The Lincoln Plawg - the blog with footnotes

Politics and law from a British perspective (hence Politics LAW BloG): ''People who like this sort of thing...'' as the Great Man said

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Tuesday, December 16, 2003

McCarthy-era Madison Capital-Times era journo dies

A personal reminiscence by Dennis Hertzel in the York Daily Record (December 14) of John Patrick Hunter.

Hunter worked for William Evjue's Cap Times in the early 50s, when the rag was a thorn in Tail Gunner Joe's side.

There's a nice story about Hunter back then:
It was on the 4th of July in 1951 that Hunter was told - as reporters still are told today - to find a holiday story that might be more interesting than the standard fare of parades and fireworks. Hunter later recalled that he saw a copy of the Declaration of Independence posted on the newsroom wall as he left.

"I went by and saw it and thought, this is real revolutionary," Hunter said in a 2001 interview, recounting how he felt as he read those stirring words. "I wonder if I could get people to sign it now."

So he took the preamble, six of the 10 amendments in the Bill of Rights and the 15th amendment to the Constitution - the one that says the rights of citizens can't be denied because of race, color or previous servitude. He typed them into a petition and went to Vilas Park in Madison to see if anyone would sign it.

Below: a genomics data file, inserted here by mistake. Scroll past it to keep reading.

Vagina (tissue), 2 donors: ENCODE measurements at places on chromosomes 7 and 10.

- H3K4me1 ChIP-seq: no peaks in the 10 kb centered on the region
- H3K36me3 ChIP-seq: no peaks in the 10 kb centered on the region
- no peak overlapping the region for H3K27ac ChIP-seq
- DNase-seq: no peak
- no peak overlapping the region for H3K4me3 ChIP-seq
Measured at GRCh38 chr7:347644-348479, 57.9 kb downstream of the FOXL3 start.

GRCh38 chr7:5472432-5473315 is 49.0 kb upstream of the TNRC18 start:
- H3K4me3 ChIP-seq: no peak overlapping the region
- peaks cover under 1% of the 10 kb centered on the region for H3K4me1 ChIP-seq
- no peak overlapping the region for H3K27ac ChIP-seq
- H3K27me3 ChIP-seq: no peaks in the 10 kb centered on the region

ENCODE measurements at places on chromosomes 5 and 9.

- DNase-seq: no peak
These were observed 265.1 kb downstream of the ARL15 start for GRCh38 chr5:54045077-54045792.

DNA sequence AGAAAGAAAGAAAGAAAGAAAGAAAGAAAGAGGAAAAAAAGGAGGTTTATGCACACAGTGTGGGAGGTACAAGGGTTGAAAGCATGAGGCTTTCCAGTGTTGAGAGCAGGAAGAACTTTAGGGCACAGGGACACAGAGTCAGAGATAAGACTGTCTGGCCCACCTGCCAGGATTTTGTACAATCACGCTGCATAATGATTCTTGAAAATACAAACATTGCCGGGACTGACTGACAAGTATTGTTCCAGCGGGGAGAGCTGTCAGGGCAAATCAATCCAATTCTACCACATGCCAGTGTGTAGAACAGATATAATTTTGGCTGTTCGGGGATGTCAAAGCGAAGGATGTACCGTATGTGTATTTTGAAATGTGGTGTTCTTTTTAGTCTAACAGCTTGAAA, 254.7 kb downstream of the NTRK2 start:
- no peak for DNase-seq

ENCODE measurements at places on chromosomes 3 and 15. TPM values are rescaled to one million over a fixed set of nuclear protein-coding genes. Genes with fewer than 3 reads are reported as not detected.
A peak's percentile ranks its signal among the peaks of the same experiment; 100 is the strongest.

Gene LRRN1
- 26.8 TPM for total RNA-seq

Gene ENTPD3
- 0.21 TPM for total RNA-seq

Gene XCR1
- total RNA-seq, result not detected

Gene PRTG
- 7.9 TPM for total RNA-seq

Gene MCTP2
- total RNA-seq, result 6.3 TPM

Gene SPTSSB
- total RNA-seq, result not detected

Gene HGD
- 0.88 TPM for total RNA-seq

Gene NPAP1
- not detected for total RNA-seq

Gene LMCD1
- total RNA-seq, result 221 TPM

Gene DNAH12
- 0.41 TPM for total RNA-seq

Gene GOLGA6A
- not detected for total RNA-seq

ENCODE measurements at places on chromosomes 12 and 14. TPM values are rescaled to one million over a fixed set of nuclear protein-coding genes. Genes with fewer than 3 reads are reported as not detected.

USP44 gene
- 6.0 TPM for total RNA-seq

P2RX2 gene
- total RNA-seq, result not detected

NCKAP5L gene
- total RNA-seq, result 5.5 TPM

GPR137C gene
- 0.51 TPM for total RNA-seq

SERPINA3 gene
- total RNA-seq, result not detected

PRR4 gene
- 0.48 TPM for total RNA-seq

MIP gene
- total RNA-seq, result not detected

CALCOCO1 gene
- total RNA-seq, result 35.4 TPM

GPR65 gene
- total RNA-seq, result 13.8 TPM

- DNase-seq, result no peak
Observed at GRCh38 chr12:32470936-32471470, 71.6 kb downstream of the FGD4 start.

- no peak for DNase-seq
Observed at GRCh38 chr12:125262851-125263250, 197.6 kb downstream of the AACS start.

Hunter reported that he talked to 112 people that day. Only one would sign it. Twenty accused him of being a Communist and "many said they feared repercussions if they signed any petitions."

He calls Evjue an
outspoken partisan[] for the American Progressive movement - a subject that probably gets about 10 minutes in most U.S. history courses these days.

I can't believe that's right - Prohibition, muckraking and the Trusts, that wen Wilson: aren't they all Progressivism in one form or another?

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